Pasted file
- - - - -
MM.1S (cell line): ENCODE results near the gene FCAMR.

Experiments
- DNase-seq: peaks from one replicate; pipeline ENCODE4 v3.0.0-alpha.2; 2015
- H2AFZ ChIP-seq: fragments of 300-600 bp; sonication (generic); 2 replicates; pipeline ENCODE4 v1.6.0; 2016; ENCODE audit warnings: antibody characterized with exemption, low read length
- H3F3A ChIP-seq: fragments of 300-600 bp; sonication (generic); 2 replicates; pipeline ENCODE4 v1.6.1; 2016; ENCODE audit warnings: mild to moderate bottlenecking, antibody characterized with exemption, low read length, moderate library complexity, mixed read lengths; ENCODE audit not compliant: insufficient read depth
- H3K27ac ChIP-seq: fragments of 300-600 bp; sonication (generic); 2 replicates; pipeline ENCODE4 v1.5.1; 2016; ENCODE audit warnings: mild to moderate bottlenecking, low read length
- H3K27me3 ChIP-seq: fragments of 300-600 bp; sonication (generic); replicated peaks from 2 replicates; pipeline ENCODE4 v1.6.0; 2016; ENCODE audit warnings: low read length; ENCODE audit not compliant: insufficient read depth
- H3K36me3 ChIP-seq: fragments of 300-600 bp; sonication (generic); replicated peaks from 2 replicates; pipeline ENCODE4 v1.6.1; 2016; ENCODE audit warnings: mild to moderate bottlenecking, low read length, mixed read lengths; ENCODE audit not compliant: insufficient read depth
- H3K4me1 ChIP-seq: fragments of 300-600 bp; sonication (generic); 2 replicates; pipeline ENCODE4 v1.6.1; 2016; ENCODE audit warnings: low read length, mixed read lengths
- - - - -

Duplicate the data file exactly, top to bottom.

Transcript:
MM.1S (cell line): ENCODE results near the gene FCAMR.

Experiments
- DNase-seq: peaks from one replicate; pipeline ENCODE4 v3.0.0-alpha.2; 2015
- H2AFZ ChIP-seq: fragments of 300-600 bp; sonication (generic); 2 replicates; pipeline ENCODE4 v1.6.0; 2016; ENCODE audit warnings: antibody characterized with exemption, low read length
- H3F3A ChIP-seq: fragments of 300-600 bp; sonication (generic); 2 replicates; pipeline ENCODE4 v1.6.1; 2016; ENCODE audit warnings: mild to moderate bottlenecking, antibody characterized with exemption, low read length, moderate library complexity, mixed read lengths; ENCODE audit not compliant: insufficient read depth
- H3K27ac ChIP-seq: fragments of 300-600 bp; sonication (generic); 2 replicates; pipeline ENCODE4 v1.5.1; 2016; ENCODE audit warnings: mild to moderate bottlenecking, low read length
- H3K27me3 ChIP-seq: fragments of 300-600 bp; sonication (generic); replicated peaks from 2 replicates; pipeline ENCODE4 v1.6.0; 2016; ENCODE audit warnings: low read length; ENCODE audit not compliant: insufficient read depth
- H3K36me3 ChIP-seq: fragments of 300-600 bp; sonication (generic); replicated peaks from 2 replicates; pipeline ENCODE4 v1.6.1; 2016; ENCODE audit warnings: mild to moderate bottlenecking, low read length, mixed read lengths; ENCODE audit not compliant: insufficient read depth
- H3K4me1 ChIP-seq: fragments of 300-600 bp; sonication (generic); 2 replicates; pipeline ENCODE4 v1.6.1; 2016; ENCODE audit warnings: low read length, mixed read lengths